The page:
When Apple unveiled the iPhone 5, the reaction was a bit muted: where previous phones were massive leaps forward, the iPhone 5 was a bit longer and a lot easier to scratch.
So what can we expect from the next iPhone, the iPhone 6 or 5S? Let’s see what the crystal balls are saying.
iPhone 6 and the iPhone 5S are two different phones
The rumour mill doesn’t seem too sure whether the next iPhone is going to be the iPhone 5S or the iPhone 6. Given the iPhone’s history – from the 3G onwards, there’s always been a half-step S model before the next numbered iPhone – we’d bet on an iPhone 5S first and an iPhone 6 a few months later.
iPhone 6 release date
Some pundits predict a summer release for the iPhone 6, while Money Morning reckons that the iPhone 5’s lack of NFC and Jumbotron display is because Apple’s got a proper iPhone ready for a springtime release.
It’s quite likely that Apple is moving to a two-phones-per-year upgrade cycle, but we’d bet on a springtime 5S model and a bigger, iPhone 6, update in the Autumn, probably September.
Even Digitimes reckons a springtime iPhone 6 is unlikely: it’s predicting a summertime reveal for Apple’s next generation phones, which again fits with a WWDC unveiling.
iPhone 6 cases
Multiple rumours say Apple’s working on plastic cases for its next iPhone, mixing plastic and metal in such a way that “the internal metal parts [are] able to be seen from outside through special design.”
It’s unclear whether such cases would be for the iPhone 5S or iPhone 6, or if Apple is simply considering making cheaper iPhone 4s to sell when the iPhone 3GS reaches the end of its life.
The iPhone 6 will finally do NFC
That’s what iDownloadblog reckons, quoting Jefferies analyst Peter Misek: it’ll have a better battery too, he says.
The iPhone 6 will run iOS 7 and the iPhone 5S probably won’t
Developers are seeing new iPhone model identifiers in their server logs: the device identifies itself as the iPhone 6,1 (the iPhone 5 is 5,1 or 5,2) running iOS 7, and its IP address is an Apple one. If the two-phones strategy is true, we’d expect Apple to unveil the next major revision of iOS at its WWDC conference in June, with it shipping on the iPhone 6 a few months later.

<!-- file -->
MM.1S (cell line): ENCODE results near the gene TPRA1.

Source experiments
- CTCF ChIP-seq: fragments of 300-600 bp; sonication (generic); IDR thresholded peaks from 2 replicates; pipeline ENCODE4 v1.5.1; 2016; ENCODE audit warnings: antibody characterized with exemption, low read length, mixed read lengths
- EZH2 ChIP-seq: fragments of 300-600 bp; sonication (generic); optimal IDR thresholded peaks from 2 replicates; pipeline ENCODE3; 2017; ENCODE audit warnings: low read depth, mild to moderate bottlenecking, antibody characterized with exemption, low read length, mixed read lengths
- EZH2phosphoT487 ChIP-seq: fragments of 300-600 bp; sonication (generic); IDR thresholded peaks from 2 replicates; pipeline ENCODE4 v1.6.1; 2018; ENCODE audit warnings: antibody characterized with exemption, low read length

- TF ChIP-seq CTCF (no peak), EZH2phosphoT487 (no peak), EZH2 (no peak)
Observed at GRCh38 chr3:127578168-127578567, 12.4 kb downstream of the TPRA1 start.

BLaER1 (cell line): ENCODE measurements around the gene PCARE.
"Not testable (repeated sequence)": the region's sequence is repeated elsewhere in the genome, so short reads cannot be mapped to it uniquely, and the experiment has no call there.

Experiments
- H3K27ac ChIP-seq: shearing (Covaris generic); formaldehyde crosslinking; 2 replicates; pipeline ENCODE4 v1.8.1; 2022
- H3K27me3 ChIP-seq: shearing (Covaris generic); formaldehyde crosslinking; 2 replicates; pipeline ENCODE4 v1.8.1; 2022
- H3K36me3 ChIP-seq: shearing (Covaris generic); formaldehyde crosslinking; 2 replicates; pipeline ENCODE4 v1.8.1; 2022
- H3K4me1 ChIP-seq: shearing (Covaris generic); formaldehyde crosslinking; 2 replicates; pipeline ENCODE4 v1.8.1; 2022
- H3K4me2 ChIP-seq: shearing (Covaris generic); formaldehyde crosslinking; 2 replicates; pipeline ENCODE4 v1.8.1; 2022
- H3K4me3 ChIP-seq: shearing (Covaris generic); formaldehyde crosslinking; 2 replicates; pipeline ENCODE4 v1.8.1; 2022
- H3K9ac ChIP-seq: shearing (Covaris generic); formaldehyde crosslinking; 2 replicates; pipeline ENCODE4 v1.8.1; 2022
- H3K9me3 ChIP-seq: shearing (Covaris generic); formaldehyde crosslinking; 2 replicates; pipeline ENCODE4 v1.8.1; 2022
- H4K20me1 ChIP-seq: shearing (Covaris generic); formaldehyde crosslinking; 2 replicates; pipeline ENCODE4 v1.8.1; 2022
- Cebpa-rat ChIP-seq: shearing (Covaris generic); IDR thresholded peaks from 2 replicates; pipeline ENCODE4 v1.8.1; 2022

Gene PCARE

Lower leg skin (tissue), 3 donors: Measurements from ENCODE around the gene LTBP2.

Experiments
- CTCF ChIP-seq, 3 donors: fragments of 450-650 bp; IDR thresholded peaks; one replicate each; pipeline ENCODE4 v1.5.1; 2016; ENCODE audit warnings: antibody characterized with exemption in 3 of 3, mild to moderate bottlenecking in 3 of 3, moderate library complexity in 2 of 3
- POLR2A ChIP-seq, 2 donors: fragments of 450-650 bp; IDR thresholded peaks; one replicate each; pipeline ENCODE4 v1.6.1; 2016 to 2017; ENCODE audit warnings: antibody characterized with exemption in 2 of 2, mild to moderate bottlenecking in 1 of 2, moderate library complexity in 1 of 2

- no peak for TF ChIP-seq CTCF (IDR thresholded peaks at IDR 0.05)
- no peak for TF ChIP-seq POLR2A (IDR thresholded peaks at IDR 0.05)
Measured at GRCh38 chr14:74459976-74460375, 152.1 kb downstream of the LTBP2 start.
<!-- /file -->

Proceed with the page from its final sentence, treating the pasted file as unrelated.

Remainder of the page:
iPhone 6 storage
We’ve already seen a 128GB iPad, so why not a 128GB iPhone 6? Yes, it’ll cost a fortune, but high-spending early adopters love this stuff.
It may not have a home button
According to Business Insider, of the many iPhone 6 prototypes Apple has made, one has a giant Retina+ IGZO display and a “new form factor with no home button. Gesture control is also possibly included”.
iPhone 6 screen size
Take this one with a pinch of salt, because China Times isn’t always right: it reckons the codename iPhone Math, which may be a mistranslation of iPhone+, will have a 4.8-inch display. The same report suggests that Apple will release multiple handsets throughout the year over and above the iPhone 5S and 6, which seems a bit far-fetched to us.
The screen may be magic
Patents show that Apple has been thinking about magical morphing technology that can hide sensors and even cameras. Will it make it into the iPhone 6? Probably not.
iPhone 6 processor
Not a huge surprise, this one: the current processor is a dual-core A6, and the next one will be a quad-core A7. The big sell here is more power with better efficiency, which should help battery life.
Expect to see it in the 2013 iPad first, and expect to see an improved A6 processor, the A6X, in the iPhone 5S.
iPhone 6 camera
Apple’s bought camera sensors from Sony before, and this year we’re going to see a new, 13-megapixel sensor that takes up less room without compromising image quality.
The new iPhone will have better 4G LTE
On its UK launch, just one UK network had 4G LTE: Everything Everywhere, which currently offers 4G on the 1800MHz band. In 2013, all the other big names will be coming on board, offering 4G in other frequency bands. International iPhones already work across different 4G bands to the UK, so you can expect the UK iPhone 6 (and possibly the iPhone 5S) to be more promiscuous than the iPhone 5.
The Wi-Fi may be 802.11ac
Apple likes to lead Wi-Fi standards adoption – its Airport really helped make Wi-Fi mainstream – and there’s a good chance we’ll see ultra-fast 802.11ac Wi-Fi in Apple kit this year. It’s faster than Lighting, and not very frightening.
It may get wireless charging
Wireless charging still isn’t mainstream. Could Apple help give it a push? CP Tech reports that Apple has filed a patent for efficient wireless charging, but then again Apple has filed patents for pretty much anything imaginable.
The tasty bit of this particular patent is that Apple’s tech wouldn’t just charge one device, but multiple ones.